A Japanese publisher has launched a 248-page comic book about the life of Singapore's founding Prime Minister
The story of Singapore's first Prime Minister Lee Kuan Yew has been told many times, but never as a Japanese manga - until now.
The LKY Story was launched in Singapore on Tuesday by Japanese publisher Shogakukan Asia.
The manga about Mr Lee, who died at the age of 91 in March last year, is the first in the publisher's planned series of original biographical comics for the Asia-Pacific market.
Its managing director, Mr Bunsho Kajiya, 57, says: "In Japan, it is not uncommon for manga to depict actual events in history, or the biographies or life stories of famous people.
"We believe that the manga format would also work on a global scale to attract many potential readers and introduce Mr Lee to a wider audience."
Shogakukan commissioned author Yoshio Nabeta, 53, and illustrator Yoshihide Fujiwara, 50, to work on the manga and they spent 11/2 years on it.
Its 248 pages depict scenes from Mr Lee's life that would be familiar to most Singaporeans, but they are embellished with dramatic emotions characteristic of Japanese manga.
For instance, when Mr Lee and Malaysian premier Tunku Abdul Rahman shake hands on the separation of their countries in 1965, a single, shiny tear rolls down Mr Lee's cheek and splashes on his hand.
Speaking in Japanese through a translator, Nabeta says that in manga, emotions are usually heightened and dramatised.
As no one else was in the room when it happened, no one could know what exact words were said and what tears were shed. "But I don't think it is very far from the truth," he adds.
For research, Nabeta read 10 books on Mr Lee's life, including The Singapore Story: Memoirs Of Lee Kuan Yew.
He also visited Singapore in August last year, during which he watched The LKY Musical, starring Adrian Pang, and made a trip to the Oxley Road bungalow where Mr Lee lived.
Fujiwara, who had not been to Singapore before the launch, referred to old photographic books on Singapore as well as Google Earth for inspiration.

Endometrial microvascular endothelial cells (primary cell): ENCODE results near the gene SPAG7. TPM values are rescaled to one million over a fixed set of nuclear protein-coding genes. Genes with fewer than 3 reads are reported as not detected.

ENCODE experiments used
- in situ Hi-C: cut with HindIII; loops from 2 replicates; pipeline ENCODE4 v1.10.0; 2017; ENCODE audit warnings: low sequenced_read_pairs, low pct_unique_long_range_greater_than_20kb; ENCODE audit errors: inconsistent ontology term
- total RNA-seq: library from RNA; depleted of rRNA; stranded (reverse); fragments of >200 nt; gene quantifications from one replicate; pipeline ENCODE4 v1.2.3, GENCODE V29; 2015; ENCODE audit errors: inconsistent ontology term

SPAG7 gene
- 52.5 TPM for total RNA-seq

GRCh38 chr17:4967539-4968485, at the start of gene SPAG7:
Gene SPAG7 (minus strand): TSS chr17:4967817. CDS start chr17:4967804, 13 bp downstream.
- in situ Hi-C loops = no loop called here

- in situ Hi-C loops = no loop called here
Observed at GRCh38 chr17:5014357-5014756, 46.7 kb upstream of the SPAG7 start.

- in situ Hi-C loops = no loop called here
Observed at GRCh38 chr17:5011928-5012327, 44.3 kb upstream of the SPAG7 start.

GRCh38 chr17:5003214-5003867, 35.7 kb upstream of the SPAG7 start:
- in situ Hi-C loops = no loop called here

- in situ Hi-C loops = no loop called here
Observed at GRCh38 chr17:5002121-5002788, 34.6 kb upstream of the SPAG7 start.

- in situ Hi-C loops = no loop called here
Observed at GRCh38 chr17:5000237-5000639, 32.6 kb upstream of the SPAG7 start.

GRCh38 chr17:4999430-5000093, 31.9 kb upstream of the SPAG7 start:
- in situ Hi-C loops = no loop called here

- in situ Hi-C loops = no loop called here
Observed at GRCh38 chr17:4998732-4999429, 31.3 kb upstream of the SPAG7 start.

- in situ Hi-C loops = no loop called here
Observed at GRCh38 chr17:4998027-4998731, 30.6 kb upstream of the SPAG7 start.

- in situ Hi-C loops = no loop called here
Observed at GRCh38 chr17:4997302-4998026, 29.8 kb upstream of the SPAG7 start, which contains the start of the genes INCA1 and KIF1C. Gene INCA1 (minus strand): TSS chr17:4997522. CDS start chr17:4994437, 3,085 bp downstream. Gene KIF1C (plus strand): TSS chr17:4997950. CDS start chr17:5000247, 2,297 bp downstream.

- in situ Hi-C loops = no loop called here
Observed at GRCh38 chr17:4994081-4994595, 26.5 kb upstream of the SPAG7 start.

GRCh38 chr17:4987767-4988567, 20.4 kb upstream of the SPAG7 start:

His greatest challenge, he says, was drawing the huge crowds at the election scenes, as he wanted to take pains to illustrate the different races in Singapore accurately and respectfully.
As for Nabeta, he struggled with writing about the Japanese Occupation of Singapore during World War II, during which Mr Lee barely escaped the Sook Ching massacre.
The scenes might prove controversial in their country, where acknowledging Japan's war crimes remains a sensitive subject.
The manga will be released there in a digital Japanese edition next month.
Nabeta says: "I really feel sorry for what our nation did in the past.
"All I wrote is based on fact. I want Japanese people to know these facts and I want others to know that it was a Japanese person who wrote this."
The publication of the manga coincides with the 50th anniversary of Singapore-Japan diplomatic ties.
Besides its release in Singapore and Japan, the manga will be distributed in nine other Asian countries.
And what does the publisher think Mr Lee himself would say of the manga?
Mr Kajiya says: "I'd like to think he would have smiled as he read it. If only he were alive to do so."
The LKY Story is available at major bookstores here for $16.90.
This article was first published on October 27, 2016.
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